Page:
“Ï can confidently inform you now that I am one of the beneficiaries of the state government amnesty which has just been crowned by the President of the federal republic of Nigeria , Alhaji Shehu Musa Yar Adu. Therefore, I advise all the aggrieved cultists and militants to put off their grievances and embrace peace for meaningful development to thrive in this our oil rich region.

Please, please, please, the youths and people of Niger Delta, lets put away our grievances and forget the past as we work together in evangelizing peace and harmony among ourselves.

“I seize this opportunity to urge the government to come up with meaningful development programme and provide basic social amenities to the people of this oil rich region as we and even the government know that the region has been seriously marginalized.”

Onwuchekwa said that as a  repentant militant, he would need support from the government to run his family of three. “On my part as a repentant militant with a wife and three children, I want the government to give me maximum support by offering me a sustainable empowerment.”

The reformed militant recalled in an address he read at the welcome back ceremony, how he led other youths to kidnap two expatriates. And they held the hostages for about ten hours before the state police command acting on tip off came to rescue the hostages.

The traditional ruler of his community, Eze capt P.W. Chikwas Agu Saga Eli 1 of Oropotoma in Evo Kingdom told Saturday Vanguard that the community was elated with their son who had realized the need to live a decent and responsible life. He pleaded with the youths in the region to key into the amnesty project.

From all indications, the amnesty project is enjoying support from the region. Nevertheless, it  is still faced with some challenges, one of which centers on the sincerity of the government towards it, an issue the federal government has continually reassured the militants on.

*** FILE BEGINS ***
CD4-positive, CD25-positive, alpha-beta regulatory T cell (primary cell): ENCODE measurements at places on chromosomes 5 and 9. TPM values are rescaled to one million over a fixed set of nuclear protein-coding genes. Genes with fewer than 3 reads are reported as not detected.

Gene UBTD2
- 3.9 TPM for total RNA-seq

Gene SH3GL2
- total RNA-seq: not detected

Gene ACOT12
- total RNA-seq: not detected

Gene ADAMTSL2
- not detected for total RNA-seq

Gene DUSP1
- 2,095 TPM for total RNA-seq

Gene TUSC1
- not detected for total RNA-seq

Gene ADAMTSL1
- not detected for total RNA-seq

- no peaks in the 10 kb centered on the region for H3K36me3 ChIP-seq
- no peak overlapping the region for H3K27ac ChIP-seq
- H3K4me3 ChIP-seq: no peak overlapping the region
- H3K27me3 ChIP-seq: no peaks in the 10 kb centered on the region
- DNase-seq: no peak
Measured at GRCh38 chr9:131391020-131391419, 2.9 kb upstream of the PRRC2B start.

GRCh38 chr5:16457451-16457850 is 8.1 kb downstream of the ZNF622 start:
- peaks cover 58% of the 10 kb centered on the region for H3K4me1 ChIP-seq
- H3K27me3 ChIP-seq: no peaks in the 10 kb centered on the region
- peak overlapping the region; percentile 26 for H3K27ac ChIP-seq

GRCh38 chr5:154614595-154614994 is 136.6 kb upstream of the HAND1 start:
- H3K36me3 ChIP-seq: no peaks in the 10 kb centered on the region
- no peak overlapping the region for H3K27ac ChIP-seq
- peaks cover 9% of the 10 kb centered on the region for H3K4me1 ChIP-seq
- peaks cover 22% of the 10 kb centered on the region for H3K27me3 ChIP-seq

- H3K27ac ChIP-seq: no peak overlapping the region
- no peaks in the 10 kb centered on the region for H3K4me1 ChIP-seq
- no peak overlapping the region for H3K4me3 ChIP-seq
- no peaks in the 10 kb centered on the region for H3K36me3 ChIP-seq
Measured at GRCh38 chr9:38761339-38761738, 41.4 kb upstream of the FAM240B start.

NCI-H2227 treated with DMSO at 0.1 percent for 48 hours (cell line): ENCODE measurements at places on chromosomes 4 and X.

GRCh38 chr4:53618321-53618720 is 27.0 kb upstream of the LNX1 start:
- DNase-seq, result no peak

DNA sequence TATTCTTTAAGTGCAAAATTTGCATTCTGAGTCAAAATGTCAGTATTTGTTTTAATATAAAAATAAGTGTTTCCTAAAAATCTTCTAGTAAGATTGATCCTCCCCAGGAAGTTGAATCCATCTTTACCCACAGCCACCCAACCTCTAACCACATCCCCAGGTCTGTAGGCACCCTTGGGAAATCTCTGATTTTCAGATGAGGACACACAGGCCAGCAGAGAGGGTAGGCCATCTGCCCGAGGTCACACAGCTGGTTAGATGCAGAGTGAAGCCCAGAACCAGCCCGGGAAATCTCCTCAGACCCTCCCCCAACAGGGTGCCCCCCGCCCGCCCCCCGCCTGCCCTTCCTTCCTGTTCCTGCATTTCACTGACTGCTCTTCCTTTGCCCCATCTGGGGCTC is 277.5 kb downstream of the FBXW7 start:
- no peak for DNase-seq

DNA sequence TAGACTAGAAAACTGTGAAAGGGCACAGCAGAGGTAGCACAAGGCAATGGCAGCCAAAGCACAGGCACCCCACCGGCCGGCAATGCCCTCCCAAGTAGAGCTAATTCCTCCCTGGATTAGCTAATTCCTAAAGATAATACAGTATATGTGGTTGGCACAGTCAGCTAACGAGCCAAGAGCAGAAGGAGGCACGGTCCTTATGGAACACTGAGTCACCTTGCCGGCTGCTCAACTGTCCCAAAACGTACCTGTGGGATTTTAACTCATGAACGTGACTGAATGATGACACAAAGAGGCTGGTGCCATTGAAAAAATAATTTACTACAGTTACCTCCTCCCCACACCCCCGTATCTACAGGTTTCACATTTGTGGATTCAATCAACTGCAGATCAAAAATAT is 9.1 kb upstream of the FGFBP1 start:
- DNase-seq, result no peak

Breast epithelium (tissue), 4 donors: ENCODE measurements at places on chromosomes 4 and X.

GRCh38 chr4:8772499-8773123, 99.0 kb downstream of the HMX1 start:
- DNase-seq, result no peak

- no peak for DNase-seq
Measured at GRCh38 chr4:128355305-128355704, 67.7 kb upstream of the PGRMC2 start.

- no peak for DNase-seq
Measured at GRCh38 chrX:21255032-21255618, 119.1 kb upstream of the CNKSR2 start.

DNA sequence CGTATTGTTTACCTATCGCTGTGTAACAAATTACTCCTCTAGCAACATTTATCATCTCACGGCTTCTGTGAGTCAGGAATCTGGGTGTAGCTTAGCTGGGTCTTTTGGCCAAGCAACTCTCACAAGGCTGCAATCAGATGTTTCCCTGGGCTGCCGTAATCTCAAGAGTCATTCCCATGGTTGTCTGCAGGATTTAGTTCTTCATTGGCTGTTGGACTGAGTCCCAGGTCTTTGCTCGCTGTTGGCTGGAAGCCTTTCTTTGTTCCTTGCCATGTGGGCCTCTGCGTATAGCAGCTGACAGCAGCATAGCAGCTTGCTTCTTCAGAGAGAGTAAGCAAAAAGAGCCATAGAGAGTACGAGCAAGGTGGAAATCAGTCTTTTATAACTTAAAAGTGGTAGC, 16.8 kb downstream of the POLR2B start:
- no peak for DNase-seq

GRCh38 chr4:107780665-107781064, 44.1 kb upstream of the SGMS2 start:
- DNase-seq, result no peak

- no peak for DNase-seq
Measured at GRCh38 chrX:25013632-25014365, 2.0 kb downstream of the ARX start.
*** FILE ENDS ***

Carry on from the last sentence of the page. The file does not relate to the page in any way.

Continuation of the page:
For instance, at a meeting between stakeholders and the presidential committee on amnesty in Port Harcourt,  founding president of the Ijaw Youth Council, Dr Felix Tuodolor expressed dissatisfaction with the composition of the committee which he said did not have more of Niger Deltans.

He also said there were fears in the circle of youths in the region that the committee had more of security operatives. He said the youths from the region were ready to ensure the success of the amnesty but the government should come up with confidence- building process which should include the release of Henry Okah and other militants languishing in various JTF detention camps in the region.

Meanwhile, president, Association for Non Violence and Peace Education, Mr. Frankly George, in a chat with the Saturday Vanguard on how youth violence could be discouraged in the region and the country suggested the infusion of non violence education in the nation’s education curricula.

According to him, there were already too many violent movements in the nation’s tertiary institutions and  so, there was need to reorientate the minds of students away from the path of violence. He also blamed failures in the past to disarm youths in the region on the lack of provision of starter packs that should go to participants at the end of skill acquisition programmes.

Chairperson, Ijaw Mothers, Doris Mac Daniels told the Saturday Vanguard that one way to engage youths in the riverine parts of the region was for government to train them on marine related projects. She said  this is one way more of them could become more useful to society. She also appealed that more lands should be reclaimed in these areas for expansion sake.

“As it stands now”, according to her “there are few land spaces for development in the riverine areas.” Above all, she said critical efforts should be made to address the challenges of underdevelopment that gave rise to the myriads of conflicts in the region.